For example, in relation to the former, with an already ISO compliant IMS the elements of PAS that are quintessentially ISO 9001 will have already have a firm foundation; namely, policy statements, strategy (Business and BIM), knowledge, competence and training, roles and responsibilities. With regard to the latter, your unique operational elements will need to be enhanced by the demands of the PAS and these will be within your IMS’s implementation and operation section. A specific example will illustrate that point. Any robust ISO-compliant IMS will contain your best practice in managing project information, but BIM will add pressure to such procedures. Not only could there be an increase in the amount of information generated but the PAS, and indeed documents that support it, will add further requirements for the issue, recording, use, reuse and final handover of such information. The requirement to respond to and contribute to your customer’s BIM Execution Plan is another specific example that will build on what you already do to ensure effective and appropriate project-specific communication with your customers.
BSI are already Verifying the BIM capability of our Main Contractor customers, and the principle requirement of this verification is that they can demonstrate their capability to work in compliance to PAS 1192-2. The extension of this verification scheme to the specialist contractor supply chain is well under way. Whether you choose to seek Verification or not, you will need to demonstrate BIM capability in some way. A look at how that verification scheme has taken shape enhances the argument for an ISO-compliant IMS that goes further and embraces BIM processes. Indeed, in their “Principles of Verification” BSI actually state that, “this (BIM) capability needs to be prescribed in accordance to a controlled documented system (e.g. building on your ISO 9001 documented system)”! What this means is that for every process requirement of the PAS 1192-2 you would need to demonstrate a controlled documented procedure, built on your ISO-compliant IMS foundation, for how this will be done and also for ensuring that your people are competent to do so (as you would expect, “competence” and the training required to achieve it, are fundamental ISO concepts and will already be enshrined in your IMS).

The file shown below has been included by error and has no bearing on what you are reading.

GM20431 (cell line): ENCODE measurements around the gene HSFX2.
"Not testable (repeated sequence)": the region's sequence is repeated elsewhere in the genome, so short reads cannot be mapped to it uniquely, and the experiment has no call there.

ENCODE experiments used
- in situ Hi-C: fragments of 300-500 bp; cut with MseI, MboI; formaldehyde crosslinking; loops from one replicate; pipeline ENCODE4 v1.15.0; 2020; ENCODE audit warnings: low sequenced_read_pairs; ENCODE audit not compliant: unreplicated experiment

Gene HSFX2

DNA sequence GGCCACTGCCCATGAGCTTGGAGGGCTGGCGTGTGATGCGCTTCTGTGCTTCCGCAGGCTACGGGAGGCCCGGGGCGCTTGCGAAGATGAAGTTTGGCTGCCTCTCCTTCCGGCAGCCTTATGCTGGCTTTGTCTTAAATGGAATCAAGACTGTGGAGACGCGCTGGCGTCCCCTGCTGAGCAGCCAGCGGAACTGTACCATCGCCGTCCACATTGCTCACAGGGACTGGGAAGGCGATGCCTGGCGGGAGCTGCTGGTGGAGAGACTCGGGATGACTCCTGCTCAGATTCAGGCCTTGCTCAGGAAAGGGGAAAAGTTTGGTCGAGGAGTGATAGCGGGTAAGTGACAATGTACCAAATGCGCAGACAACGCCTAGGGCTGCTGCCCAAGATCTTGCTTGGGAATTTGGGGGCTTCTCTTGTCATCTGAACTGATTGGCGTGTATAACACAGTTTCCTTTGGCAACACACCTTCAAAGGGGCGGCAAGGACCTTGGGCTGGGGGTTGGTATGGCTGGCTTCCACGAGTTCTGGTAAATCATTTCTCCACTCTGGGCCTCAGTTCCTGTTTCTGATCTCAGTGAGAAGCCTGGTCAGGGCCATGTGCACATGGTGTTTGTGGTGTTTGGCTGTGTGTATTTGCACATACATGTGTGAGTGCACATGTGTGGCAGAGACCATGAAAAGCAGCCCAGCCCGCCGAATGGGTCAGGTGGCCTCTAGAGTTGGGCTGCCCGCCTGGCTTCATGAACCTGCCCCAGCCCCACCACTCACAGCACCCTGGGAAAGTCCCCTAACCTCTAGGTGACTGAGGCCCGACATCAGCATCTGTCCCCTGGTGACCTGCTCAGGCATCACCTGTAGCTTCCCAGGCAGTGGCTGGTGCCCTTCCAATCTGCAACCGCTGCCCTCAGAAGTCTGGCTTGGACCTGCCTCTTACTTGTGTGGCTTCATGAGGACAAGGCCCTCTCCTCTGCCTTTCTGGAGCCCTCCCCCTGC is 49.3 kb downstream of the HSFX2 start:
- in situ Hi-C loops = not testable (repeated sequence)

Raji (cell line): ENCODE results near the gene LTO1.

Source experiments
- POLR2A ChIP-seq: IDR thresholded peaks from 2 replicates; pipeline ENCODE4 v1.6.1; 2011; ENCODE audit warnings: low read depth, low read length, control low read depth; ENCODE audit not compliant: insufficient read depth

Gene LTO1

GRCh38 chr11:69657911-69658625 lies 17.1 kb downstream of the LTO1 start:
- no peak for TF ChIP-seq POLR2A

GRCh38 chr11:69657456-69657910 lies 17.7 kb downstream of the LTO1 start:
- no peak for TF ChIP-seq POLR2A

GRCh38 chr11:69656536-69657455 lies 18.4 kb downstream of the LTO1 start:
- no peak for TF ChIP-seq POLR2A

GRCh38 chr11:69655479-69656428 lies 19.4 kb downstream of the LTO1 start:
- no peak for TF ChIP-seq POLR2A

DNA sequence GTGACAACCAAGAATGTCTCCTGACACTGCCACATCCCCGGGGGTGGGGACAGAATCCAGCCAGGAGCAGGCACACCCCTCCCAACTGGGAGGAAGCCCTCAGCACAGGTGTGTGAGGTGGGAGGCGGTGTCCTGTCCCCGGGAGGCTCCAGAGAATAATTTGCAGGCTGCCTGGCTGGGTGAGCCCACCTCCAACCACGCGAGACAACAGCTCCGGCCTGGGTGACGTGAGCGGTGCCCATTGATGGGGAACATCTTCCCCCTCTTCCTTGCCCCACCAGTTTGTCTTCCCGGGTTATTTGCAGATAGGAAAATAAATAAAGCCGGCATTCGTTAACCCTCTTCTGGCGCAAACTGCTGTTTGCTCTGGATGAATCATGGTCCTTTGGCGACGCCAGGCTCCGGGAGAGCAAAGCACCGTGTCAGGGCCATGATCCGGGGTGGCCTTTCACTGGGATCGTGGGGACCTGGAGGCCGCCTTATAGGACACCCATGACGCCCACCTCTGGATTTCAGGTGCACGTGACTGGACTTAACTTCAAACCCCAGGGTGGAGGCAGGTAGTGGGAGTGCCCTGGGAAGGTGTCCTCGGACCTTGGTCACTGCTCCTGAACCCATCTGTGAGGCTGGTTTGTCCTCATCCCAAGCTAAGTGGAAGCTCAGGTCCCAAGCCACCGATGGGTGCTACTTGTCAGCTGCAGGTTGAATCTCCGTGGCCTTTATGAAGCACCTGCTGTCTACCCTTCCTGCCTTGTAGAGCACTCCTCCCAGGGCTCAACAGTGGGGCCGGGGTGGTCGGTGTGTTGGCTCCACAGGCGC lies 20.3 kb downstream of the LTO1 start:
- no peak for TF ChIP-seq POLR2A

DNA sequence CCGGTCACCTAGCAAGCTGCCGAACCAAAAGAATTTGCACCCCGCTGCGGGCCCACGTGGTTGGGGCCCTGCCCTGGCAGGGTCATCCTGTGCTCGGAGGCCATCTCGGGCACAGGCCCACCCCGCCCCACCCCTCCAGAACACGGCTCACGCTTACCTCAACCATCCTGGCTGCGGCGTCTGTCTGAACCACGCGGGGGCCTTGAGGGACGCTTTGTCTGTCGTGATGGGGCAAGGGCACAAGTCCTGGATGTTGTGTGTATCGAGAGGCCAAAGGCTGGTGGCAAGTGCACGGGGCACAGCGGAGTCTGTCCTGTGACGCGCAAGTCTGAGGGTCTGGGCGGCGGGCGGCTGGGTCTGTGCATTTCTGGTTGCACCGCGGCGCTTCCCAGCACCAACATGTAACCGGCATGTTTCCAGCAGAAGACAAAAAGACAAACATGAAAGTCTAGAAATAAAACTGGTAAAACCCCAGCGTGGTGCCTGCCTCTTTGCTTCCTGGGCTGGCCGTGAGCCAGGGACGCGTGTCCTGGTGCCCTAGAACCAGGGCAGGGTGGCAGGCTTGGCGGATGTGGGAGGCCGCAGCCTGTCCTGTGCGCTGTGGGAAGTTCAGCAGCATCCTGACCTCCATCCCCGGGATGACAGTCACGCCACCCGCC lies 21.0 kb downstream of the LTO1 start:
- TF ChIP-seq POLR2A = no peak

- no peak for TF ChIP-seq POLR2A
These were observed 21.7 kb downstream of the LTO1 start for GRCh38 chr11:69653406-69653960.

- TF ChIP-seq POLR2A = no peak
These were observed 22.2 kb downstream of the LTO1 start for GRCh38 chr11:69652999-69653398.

Integrated Management Systems provide a central hub for all your defined best practice. They are never cast in stone and indeed ISO Certification compels you to ensure, through ISO practices, that your management system grows and evolves with your business. It is widely believed that for most specialist contractors it is not a question of “if” they will need to develop a BIM capability but “when”. When that capability needs to be demonstrated against the requirements of a Standard that builds on ISO principles and practices then actually the real question is not “if you should” develop an ISO-compliant integrated management system but “when will you”?